The upcoming change in sales tax compliance
Sovos’ second annual sales and use tax report sheds a surprising light on the current landscape of sales and use tax compliance and raises questions about the future, especially as we are entering the digital age.
In figures, the survey reports:
- There were 657 form revisions in 2021 alone;
- In spring 2021, lawmakers had proposed 2,148 bills against 686 in 2020;
- From July 1, 2020 to today, 640 rate changes have been implemented by the tax authorities; and,
- As of January 2021, Sovos was tracking 1,465 different tax forms.
Beyond the numbers, Charles Maniace, vice president of regulatory analysis and design at Sovos, concluded that maintaining a long-term tax compliance function within an organization is no longer scalable. .
“Obviously there are a number of reasons for this,” he said. “First, there is the pace and rate of continuous change in rates, rules and forms. Second, international sellers increasingly have a responsibility to comply with the laws regarding the levying of taxes on almost everything they sell. It is a real responsibility because we are about to see an increased emphasis on law enforcement. And finally, there’s the inevitable digitization of the app, which means states use data and analytics to find non-compliant taxpayers and assess their liability. “
“One thing that I find interesting is how things are going to play out in terms of the digital advertising trend,” he said. “Although a number of states have looked into the matter, Maryland is the first to impose such a tax on the United States. , a state imposed such a tax.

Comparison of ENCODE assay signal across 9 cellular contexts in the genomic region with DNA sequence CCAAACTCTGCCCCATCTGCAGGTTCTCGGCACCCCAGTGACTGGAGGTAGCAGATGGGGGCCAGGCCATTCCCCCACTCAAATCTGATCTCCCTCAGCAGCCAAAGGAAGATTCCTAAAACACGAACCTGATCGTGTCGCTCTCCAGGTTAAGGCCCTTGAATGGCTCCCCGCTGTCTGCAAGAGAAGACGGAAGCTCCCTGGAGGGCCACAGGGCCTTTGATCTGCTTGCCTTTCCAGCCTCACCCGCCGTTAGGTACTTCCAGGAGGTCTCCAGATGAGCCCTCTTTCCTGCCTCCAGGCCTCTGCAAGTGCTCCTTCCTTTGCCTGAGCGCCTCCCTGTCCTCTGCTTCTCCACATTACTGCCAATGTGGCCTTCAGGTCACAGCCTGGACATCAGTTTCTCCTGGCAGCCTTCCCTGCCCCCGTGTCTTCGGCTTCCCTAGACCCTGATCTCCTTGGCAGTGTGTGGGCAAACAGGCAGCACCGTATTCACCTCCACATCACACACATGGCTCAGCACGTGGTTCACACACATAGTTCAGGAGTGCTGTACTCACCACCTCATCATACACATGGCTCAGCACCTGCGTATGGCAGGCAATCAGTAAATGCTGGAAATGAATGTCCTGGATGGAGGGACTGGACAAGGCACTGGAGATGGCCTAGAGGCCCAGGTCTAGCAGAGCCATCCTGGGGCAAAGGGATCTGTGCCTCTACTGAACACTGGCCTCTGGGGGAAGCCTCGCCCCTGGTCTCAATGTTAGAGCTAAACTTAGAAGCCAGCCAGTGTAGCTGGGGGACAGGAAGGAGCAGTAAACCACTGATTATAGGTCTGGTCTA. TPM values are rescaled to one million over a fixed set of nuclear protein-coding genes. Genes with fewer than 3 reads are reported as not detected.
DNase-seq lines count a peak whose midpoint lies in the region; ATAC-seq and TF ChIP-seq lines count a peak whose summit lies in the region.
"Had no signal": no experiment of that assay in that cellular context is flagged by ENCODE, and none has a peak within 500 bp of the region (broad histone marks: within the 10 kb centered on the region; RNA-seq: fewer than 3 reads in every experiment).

Maniace believes that digital businesses can be taxed fairly “without hitting the ‘third rail’ policy, as all of these businesses are in fact subject to existing tax regimes such as VAT on a global scale. A US state can choose to tax digital goods and services under existing sales tax regimes. They can apply a tax to digital advertising as long as it also applies to traditional advertising. That way, they don’t go against constitutional concerns and the permanent Internet Tax Freedom Act.
The Supreme Court’s ruling on Wayfair and the state laws and regulations it generated had a huge impact on the sales tax world, Maniace observed, as collection responsibilities were placed on the people. distance sellers and market facilitators.
“Many states still have a long way to go to formulate clear guidelines to facilitators and vendors to ensure that all taxes are collected,” he noted. “This raises an interesting question: What could state governments do to enforce compliance with a significantly expanded list of sellers? “
“For me, the most interesting aspect is how the United States will think about the digitization of compliance, because unlike the rest of the world, where indirect taxation largely exists at the country level, in the United States , we have over 40 individual states, ”he said. “What can they do in this environment that allows them to systematically and comprehensively understand and assess compliance? “
“Compliance with the traditional sales tax, as we know it today, must be almost complete,” said Maniace. “The idea of a state revenue department issuing an audit letter, followed by a conference call, followed by a site visit where paper and electronic documents are reviewed in detail, is not enough. simply not scalable if you want to apply requirements to a large population of remote sellers.
Maniace believes the solution could lie in a combination of digital audit files and state certification of tax engines. “This trend is already starting,” he said. “Although no other state has recently signed up to participate in [the Streamlined Sales Tax program], Pennsylvania and Illinois have launched their own Certified Provider programs, with similar programs being considered in a number of states. “